Dr. Agne Cepinskyte, a Lithuanian international relations researcher specialised in Arctic security, shares her analysis of the war in Ukraine and draws parallels with Russia's ambitions in the Arctic.
A couple of years ago, in 2020, I wrote an article about Russia’s increasingly assertive role in the circumpolar North. Some weeks later, as I was working in Berlin as a postdoctoral fellow at the German Institute for International and Security Affairs, a Russian diplomat summoned me for a tête-à-tête in a Russian restaurant. He had a briefcase filled with most of my articles printed out, highlighted throughout, and confronted me about every statement I had ever made that did not conform to the Kremlin’s narrative: “Why did you mention that Crimea was annexed in this chapter?”, he would ask.
It was then that I – somebody born in Lithuania, a country occupied by the Soviet Union until 1991 — who has constantly been told to soften my ‘anti-Russian’ tone while living in Western Europe, got reaffirmation about the true nature of Russia’s political culture. Its diplomacy does not exist, policies are enforced through intimidation and the regime will use any means to achieve its goals. The West should now finally realise that Moscow’s ambitions to restore the imperial influence are real, and no dialogue has a chance of succeeding.
While trying to grasp Russia's ruthlessness and brutality in Ukraine, it is essential to not lose sight of regions beyond the present conflict zone. The Arctic, where Russia’s coastline amounts to over 24,000 kilometres, is one such region. Even though Moscow’s chairing of the Arctic Council was effectively suspended on 3 March, the North remains a key strategic priority for the Kremlin. Aside from developing the infrastructure aimed at taking the best advantage of expected economic benefits of the Northern Sea Route and of vast resources made available as the ice melts, Russia, for over a decade now, has been militarising the area that Mikhail Gorbachev once called a ‘zone of peace’ and scholars later labelled as ‘exceptional’ and immune to a conflict.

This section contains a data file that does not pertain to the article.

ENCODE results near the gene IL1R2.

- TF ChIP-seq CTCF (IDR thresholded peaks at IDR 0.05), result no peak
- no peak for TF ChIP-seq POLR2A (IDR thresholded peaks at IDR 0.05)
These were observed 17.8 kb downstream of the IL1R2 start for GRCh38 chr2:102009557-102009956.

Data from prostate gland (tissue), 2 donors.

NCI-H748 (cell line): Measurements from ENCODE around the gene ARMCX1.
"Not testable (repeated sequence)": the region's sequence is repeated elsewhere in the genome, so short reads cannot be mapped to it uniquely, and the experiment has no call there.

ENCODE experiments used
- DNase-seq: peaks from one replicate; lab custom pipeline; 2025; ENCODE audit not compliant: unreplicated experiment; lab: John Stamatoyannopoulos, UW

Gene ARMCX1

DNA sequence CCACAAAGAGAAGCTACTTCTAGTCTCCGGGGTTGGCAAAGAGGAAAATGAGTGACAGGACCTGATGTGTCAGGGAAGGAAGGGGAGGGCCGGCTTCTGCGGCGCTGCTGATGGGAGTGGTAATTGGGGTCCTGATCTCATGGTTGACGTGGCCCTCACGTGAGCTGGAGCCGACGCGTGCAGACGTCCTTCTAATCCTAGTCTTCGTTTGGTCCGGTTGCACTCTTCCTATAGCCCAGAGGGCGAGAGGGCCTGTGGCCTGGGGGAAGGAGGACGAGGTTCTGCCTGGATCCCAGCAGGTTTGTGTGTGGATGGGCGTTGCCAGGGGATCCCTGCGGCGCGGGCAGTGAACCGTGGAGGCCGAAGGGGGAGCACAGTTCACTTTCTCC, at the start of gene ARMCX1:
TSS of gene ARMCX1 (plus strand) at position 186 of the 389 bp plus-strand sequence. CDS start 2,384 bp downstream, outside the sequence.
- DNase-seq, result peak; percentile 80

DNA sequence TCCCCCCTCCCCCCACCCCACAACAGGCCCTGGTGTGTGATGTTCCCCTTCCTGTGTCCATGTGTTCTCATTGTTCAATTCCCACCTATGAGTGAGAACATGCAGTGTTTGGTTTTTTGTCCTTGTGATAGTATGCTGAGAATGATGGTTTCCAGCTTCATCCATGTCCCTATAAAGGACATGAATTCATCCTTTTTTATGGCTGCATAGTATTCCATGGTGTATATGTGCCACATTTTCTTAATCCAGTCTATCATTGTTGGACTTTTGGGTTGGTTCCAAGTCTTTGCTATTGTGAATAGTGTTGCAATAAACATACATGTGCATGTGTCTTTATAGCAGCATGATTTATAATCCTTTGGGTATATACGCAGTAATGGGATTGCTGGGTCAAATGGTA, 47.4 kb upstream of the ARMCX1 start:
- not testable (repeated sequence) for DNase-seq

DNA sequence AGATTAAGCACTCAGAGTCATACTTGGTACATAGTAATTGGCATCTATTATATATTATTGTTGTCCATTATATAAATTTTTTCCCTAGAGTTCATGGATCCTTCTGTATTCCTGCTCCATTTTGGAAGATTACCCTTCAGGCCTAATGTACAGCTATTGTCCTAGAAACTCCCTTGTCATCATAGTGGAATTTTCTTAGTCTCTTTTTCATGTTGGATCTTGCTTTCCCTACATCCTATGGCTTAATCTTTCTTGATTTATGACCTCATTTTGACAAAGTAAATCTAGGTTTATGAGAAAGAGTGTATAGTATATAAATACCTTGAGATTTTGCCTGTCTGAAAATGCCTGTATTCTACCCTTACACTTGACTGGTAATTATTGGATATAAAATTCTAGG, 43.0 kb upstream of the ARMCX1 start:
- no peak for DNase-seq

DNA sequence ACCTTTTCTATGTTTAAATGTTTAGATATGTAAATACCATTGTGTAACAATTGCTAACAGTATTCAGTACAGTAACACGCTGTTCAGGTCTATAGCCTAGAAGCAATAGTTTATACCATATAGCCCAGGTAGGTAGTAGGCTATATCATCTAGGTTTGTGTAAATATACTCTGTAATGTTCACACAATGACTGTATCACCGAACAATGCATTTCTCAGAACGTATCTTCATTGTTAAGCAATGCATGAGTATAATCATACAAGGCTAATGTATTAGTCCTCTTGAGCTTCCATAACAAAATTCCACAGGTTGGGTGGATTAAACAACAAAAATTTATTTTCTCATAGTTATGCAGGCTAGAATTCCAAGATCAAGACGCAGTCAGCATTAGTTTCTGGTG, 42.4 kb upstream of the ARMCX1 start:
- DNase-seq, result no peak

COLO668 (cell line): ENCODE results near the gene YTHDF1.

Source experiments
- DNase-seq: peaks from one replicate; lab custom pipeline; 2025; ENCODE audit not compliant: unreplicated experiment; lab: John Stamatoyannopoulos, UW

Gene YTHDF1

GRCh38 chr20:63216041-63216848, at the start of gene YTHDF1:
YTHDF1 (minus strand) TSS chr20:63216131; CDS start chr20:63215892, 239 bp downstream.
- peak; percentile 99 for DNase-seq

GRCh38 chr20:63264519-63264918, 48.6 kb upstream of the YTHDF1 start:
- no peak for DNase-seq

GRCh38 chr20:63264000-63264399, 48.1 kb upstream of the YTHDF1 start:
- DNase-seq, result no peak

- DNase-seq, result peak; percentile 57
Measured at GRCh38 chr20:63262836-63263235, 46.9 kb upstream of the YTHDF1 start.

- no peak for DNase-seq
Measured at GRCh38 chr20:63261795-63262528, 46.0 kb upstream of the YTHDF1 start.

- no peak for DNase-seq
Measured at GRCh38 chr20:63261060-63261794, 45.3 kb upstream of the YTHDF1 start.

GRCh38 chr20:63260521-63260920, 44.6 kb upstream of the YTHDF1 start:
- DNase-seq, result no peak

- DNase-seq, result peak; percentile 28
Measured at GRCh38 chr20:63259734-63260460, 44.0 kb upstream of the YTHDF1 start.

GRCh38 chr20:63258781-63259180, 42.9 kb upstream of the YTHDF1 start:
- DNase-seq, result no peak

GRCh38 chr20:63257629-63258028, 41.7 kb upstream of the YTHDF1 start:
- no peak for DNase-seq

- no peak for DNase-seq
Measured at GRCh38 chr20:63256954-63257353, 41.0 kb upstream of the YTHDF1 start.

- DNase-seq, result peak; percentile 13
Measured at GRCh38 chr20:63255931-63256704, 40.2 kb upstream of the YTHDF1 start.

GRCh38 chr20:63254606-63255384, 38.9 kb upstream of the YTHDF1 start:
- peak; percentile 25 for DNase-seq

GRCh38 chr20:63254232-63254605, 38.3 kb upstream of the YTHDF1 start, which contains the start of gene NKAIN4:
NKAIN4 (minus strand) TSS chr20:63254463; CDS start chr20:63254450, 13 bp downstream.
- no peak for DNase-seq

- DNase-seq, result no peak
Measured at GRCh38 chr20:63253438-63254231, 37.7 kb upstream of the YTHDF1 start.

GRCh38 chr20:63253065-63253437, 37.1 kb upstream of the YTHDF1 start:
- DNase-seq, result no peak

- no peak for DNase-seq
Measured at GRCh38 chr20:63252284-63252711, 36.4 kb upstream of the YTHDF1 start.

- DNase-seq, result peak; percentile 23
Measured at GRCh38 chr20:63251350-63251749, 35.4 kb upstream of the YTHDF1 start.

Moscow’s Arctic policy, envisioning the country’s role as a ‘leading Arctic power’, explicitly refers to the maintenance of military formations in the region as one of the main policy objectives. This should not be mistaken as just empty political rhetoric: the Northern Fleet on the Kola Peninsula, which hosts submarines equipped with ballistic missiles, comprises two-thirds of Russia’s maritime nuclear strike capacity — only one example of many. An escalation of the war in Ukraine, particularly in the event of NATO involvement, could easily trigger Russia’s further aggression, resulting in military repercussions beyond the polar circle.
The absence of a dialogue, or rather Moscow’s seeming incapacity to engage in a meaningful one, exacerbates the risk for military spillover. Numerous scholars, myself included, have argued for restoring a military-security dialogue between Russia and the other seven Arctic countries after communication froze following the occupation of Crimea in 2014. Such an argument was driven by our naivety that a dialogue could mitigate strategic competition, increase policy transparency and lower the risk of a conflict. We have been proven wrong. As clearly manifested by Russia’s murderous encroachment of Ukraine and the mockery, displayed by the Kremlin’s officials, of any attempts to negotiate, rogue states do not perceive dialogues the way Western democracies do, and talks will not lead to agreements ensuring peace.
With Russia in the picture, let alone in charge as the largest Arctic state and one that still officially chairs the Arctic Council, the circumpolar North as ‘immune to a conflict’ has become a meaningless expression. In the foreseeable future, the Arctic will no longer carry the idyllic title of a “zone of peace”, and, unless Russia’s expansionist policies are hindered by Western sanctions and consequent budgetary constraints, its great-power ambitions and merciless politics of intimidation and callousness will likely have detrimental effects on a highly fragile region.
This article was first published in French on Heidi.news.